SEPARATING EQUILIBRIUM. There's an instructive bull session in progress at 11-D on the merits, or lack thereof, of high-occupancy-toll lanes, inspired by a Dissent article suggesting that those lanes don't really solve the metropolitan transportation problem.
What to do about traffic is a political issue of growing importance. The cost of road-building is increasing, and a growing body of research shows that sprawl development stimulated by new highways quickly makes new roads just as congested as the old ones. Should congestion nevertheless be relieved by continuing to add more road capacity? Or should investment be shifted toward mass transit?
There's something called the Law of Peak Expressway Congestion that suggests road improvements divert traffic from other roads, until travel times are the same on the improved road as they are on the unimproved roads. (Indifference at the margin, anyone?) An elaboration of the law suggests that additional capacity shortens the duration of the peak subject to the same indifference condition, which makes sense as long as the total volume of trips stays the same, but a shorter crush hour serves as an inducement for more people to relocate.

The next few paragraphs of the article summarize a number of possible policy contradictions that affect both road advocates and transit advocates. I want to focus on the efficient pricing of high occupancy toll lanes.
The toll roads that Samuel champions have been heavily promoted by free-market transportation thinkers, and they have attracted growing interest from policy-makers. A confluence of forces puts tolls at the center of the current transportation agenda. As suburbia spreads out, people must drive farther to reach their destinations, so cars spend more time on the roads. The cost of highway construction has exploded as suburbs spread, with price tags often approaching two or three billion dollars even for roads that serve only one sector of a metropolis. State highway departments, squeezed between the growing costs of maintaining existing highways and the difficulty of raising taxes in a conservative political environment, find their ability to add road capacity falling farther and farther behind traffic congestion. Toll roads seem like an obvious solution, one consistent with the broader political climate that prefers user fees to taxes and favors privatization of public services.
The article neglects to note: and the reluctance of state or county highway commissions to use their own money to expand the road networks, and the reluctance of Congress to release moneys from the Highway Trust Fund in order to make the national government's fiscal house look less disorderly, but let's abstract from that and focus on efficiently self-financed toll roads.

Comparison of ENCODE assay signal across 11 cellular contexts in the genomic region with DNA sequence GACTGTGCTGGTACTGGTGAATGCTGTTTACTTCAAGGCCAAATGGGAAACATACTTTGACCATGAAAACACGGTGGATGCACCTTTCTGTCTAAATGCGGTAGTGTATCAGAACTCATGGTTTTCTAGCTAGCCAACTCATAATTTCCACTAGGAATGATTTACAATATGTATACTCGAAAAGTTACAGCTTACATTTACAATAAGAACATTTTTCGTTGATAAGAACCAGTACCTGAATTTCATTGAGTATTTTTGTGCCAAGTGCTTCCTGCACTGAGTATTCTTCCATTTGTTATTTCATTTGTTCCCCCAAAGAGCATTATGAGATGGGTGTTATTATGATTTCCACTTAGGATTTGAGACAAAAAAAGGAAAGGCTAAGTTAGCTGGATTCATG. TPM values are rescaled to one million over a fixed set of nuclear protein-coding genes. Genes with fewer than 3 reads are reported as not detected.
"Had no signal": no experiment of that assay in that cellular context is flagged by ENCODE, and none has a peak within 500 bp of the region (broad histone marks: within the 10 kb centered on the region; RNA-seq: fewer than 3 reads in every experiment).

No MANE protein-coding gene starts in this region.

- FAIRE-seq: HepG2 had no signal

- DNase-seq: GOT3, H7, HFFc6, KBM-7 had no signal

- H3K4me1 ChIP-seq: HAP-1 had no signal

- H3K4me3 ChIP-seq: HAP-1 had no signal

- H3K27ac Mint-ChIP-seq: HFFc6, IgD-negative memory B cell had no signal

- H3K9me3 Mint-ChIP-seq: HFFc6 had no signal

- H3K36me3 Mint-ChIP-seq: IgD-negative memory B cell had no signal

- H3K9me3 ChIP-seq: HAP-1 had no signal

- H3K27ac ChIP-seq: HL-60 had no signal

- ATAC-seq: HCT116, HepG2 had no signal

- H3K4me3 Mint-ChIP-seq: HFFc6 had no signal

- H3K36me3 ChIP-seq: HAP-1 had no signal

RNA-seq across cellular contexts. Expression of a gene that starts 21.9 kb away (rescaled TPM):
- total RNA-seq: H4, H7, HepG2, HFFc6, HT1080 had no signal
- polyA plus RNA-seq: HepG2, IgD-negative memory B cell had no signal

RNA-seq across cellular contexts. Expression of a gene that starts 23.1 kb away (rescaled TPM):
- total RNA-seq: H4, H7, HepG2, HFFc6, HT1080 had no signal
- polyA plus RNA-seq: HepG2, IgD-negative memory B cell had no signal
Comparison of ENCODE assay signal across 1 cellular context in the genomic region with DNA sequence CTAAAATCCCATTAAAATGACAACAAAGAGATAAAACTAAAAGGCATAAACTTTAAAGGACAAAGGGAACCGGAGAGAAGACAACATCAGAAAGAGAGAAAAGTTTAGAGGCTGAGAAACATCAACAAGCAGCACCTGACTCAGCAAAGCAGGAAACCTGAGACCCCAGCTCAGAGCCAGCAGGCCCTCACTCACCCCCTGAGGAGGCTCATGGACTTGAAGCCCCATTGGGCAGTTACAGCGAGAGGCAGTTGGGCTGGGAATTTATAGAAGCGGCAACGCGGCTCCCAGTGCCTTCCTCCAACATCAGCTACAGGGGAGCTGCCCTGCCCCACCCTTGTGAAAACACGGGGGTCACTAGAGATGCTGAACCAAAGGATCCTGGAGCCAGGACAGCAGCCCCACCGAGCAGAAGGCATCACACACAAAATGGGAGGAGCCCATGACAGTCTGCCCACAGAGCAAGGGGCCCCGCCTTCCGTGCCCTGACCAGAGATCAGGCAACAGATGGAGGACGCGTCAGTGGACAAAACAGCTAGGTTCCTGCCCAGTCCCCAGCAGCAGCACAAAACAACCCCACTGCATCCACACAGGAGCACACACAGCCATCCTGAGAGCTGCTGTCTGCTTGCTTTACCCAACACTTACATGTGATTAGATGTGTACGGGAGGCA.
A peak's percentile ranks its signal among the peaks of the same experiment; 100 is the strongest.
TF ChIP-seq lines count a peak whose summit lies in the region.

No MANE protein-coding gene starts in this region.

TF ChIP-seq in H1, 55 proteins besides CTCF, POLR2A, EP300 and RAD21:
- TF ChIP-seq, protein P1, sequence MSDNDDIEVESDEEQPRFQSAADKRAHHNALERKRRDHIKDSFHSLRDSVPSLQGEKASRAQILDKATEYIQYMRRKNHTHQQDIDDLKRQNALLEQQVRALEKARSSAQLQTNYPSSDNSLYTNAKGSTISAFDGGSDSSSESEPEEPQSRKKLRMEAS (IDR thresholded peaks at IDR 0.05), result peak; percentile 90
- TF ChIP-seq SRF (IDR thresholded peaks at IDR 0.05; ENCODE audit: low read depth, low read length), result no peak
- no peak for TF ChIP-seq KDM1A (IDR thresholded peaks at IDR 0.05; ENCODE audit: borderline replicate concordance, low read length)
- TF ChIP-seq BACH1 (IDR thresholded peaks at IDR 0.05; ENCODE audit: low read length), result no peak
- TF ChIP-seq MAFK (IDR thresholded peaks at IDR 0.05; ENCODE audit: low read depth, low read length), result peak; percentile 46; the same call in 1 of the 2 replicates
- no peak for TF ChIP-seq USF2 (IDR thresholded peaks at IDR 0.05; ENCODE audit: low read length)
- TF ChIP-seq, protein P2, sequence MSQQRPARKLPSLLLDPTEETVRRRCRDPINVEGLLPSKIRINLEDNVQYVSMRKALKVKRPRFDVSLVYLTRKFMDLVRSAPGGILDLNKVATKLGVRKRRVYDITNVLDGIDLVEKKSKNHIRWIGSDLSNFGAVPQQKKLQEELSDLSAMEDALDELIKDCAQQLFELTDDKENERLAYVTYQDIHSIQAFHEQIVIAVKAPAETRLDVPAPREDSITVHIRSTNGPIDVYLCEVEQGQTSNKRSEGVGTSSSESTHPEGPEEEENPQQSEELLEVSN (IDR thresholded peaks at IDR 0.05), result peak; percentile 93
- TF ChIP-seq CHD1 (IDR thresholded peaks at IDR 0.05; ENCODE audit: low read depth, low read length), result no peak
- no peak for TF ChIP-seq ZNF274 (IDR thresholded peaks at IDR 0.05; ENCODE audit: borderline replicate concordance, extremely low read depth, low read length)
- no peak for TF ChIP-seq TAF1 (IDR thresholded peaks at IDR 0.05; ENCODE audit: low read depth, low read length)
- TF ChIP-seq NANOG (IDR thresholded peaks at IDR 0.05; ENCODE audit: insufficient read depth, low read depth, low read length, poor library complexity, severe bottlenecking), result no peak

In principle, the new emphasis on tolls is a long-overdue move in the direction of a more rational transportation system. The concept is unassailable; if drivers pay the full cost of the roads they use, environmentally damaging and economically costly overuse of the automobile will be discouraged. Funding better mass transit with toll revenues can advance both social equity and environment protection. These ideas have long been close to the hearts of transit advocates and environmentalists. But toll road proposals do not always accomplish in practice what tolls promise in theory. Many tolling schemes now under discussion would preserve and expand the highway lobby's subsidies rather than curbing them.
Here's a related point from testimony by Douglas Holtz-Eakin as director of the Congressional Budget Office.
If a good or service is provided free of charge, people tend to demand more of it--and use it more wastefully--than they would if they had to pay a price that reflected its cost. Hence, congestion pricing is premised on a basic economic concept: charge a price in order to allocate a scarce resource to its most valuable use, as evidenced by users' willingness to pay for the resource.(4)

Introducing congestion pricing on a crowded highway--that is, charging tolls that are higher during peak times of the day and lower during off-peak ones--has two economic effects. First, it dampens demand for the highway during the most congested periods by inducing some motorists to alter their travel plans. Some drivers will be able to modify their schedules so they use the road at less busy times. Others will find alternative routes or switch to public transit. Second, continued demand in the face of appropriate congestion pricing serves as a signal for additional investment in road capacity.(5)